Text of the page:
Nick Kyrgios, trouble-on-the-horizon personified, will play Roger Federer Saturday in a third-round U.S. Open match that may best be watched peeking through fingers covering one’s eyes.
Kyrgios, the thoroughly unpredictable 23-year-old Australian, is the No. 30 seed and Federer — 20 times a major-tournament champion — is No 2. But Kyrgios is a potential problem for Federer based on their three previous matches. Federer won two of those, but of the nine sets they contested, eight went to tiebreaks.
Beyond the straight tennis, of course, is the matter of Kyrgios’ often bizarre deportment, which is no walk in the park for tennis officials, either.
Early Friday, the Open issued a statement acknowledging that umpire Mohamed Lahyani had gone “beyond protocol” when he left his chair to urge more effort from Kyrgios against Pierre-Hugues Herbert on Thursday. Kyrgios, down 4-6, 0-3 at the time, then rallied to win in four sets.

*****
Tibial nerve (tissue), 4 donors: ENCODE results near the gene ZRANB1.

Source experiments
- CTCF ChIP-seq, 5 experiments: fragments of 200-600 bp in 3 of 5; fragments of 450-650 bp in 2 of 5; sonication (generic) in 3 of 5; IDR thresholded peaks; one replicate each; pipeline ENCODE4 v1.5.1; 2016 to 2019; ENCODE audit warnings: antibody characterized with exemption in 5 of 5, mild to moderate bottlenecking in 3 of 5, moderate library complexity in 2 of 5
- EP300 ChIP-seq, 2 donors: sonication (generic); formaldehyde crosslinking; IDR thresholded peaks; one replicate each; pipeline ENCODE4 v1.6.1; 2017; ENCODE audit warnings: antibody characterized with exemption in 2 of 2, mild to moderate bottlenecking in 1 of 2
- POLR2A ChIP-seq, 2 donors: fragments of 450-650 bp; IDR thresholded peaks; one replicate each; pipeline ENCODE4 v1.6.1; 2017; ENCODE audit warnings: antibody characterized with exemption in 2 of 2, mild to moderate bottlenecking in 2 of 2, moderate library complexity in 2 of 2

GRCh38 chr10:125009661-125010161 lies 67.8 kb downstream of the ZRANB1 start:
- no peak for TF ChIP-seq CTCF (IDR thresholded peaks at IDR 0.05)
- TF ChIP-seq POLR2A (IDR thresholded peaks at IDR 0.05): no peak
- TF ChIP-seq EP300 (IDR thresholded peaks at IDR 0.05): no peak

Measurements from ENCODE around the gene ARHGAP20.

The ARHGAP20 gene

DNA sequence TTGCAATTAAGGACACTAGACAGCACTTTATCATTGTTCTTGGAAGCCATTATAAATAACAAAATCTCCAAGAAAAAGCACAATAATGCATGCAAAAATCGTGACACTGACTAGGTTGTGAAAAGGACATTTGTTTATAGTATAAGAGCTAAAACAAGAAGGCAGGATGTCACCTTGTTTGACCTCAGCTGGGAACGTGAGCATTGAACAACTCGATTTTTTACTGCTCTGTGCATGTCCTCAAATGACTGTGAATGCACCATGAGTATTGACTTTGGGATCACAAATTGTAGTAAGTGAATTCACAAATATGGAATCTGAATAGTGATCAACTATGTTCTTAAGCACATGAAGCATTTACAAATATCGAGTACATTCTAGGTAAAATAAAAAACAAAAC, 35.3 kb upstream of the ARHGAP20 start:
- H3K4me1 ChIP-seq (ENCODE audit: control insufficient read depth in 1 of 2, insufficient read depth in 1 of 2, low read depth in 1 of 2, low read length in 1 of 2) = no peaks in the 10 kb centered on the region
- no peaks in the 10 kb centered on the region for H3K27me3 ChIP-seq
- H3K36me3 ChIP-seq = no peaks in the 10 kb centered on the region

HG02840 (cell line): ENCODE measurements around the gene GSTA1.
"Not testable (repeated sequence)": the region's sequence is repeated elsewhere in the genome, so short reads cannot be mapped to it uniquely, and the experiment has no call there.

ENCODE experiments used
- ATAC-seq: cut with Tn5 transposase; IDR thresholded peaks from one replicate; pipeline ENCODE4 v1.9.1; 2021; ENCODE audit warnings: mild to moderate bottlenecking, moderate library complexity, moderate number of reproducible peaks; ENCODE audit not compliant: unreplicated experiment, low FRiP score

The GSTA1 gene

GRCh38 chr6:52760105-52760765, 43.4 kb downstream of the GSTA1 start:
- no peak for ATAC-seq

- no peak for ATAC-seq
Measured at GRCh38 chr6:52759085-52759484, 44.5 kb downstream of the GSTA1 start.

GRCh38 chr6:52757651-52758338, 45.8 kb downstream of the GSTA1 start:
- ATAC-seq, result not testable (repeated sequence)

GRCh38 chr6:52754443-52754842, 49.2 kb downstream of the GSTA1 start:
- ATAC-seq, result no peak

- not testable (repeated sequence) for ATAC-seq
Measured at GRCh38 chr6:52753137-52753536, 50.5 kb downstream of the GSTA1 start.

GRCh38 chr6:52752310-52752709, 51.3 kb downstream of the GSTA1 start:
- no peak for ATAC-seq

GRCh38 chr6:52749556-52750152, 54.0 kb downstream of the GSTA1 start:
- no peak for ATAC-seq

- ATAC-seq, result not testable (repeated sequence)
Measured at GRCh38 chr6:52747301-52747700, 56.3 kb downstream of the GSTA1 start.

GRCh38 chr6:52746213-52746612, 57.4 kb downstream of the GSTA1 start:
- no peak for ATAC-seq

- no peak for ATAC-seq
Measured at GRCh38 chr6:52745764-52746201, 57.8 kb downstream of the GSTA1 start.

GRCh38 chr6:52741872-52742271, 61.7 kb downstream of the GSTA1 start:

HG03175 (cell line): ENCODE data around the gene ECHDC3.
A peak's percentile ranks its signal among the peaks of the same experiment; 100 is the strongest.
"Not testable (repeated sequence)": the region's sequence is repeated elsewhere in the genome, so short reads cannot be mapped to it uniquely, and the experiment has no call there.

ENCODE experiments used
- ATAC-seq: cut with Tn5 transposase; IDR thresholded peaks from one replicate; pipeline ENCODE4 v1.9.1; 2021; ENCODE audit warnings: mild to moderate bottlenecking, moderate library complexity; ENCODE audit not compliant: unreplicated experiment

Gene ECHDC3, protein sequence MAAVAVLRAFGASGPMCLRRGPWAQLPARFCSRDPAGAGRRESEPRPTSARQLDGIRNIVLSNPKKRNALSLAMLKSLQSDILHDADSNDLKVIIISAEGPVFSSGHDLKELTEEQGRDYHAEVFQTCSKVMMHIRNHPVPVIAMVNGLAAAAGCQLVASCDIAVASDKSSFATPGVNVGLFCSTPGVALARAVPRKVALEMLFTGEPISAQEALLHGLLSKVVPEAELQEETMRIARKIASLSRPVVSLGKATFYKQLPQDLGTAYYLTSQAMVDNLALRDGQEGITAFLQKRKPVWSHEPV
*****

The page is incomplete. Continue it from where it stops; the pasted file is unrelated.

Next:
Kyrgios denied that Lahyani had been of any assistance and Open officials originally defended his leaving the chair to be heard over crowd noise and out of concern that Kyrgios might need medical attention.
Friday’s statement said there had been a “comprehensive review” of the situation and that Lahyani “was advised to adhere to proper protocols.” Lahyani will continue to officiate at the tournament but “his performance will continue to be evaluated.”
Federer, asked late Thursday if he thought an umpire might descend from the chair on Saturday to assure Kyrgios’ best effort against him, said flatly, “That won’t happen.”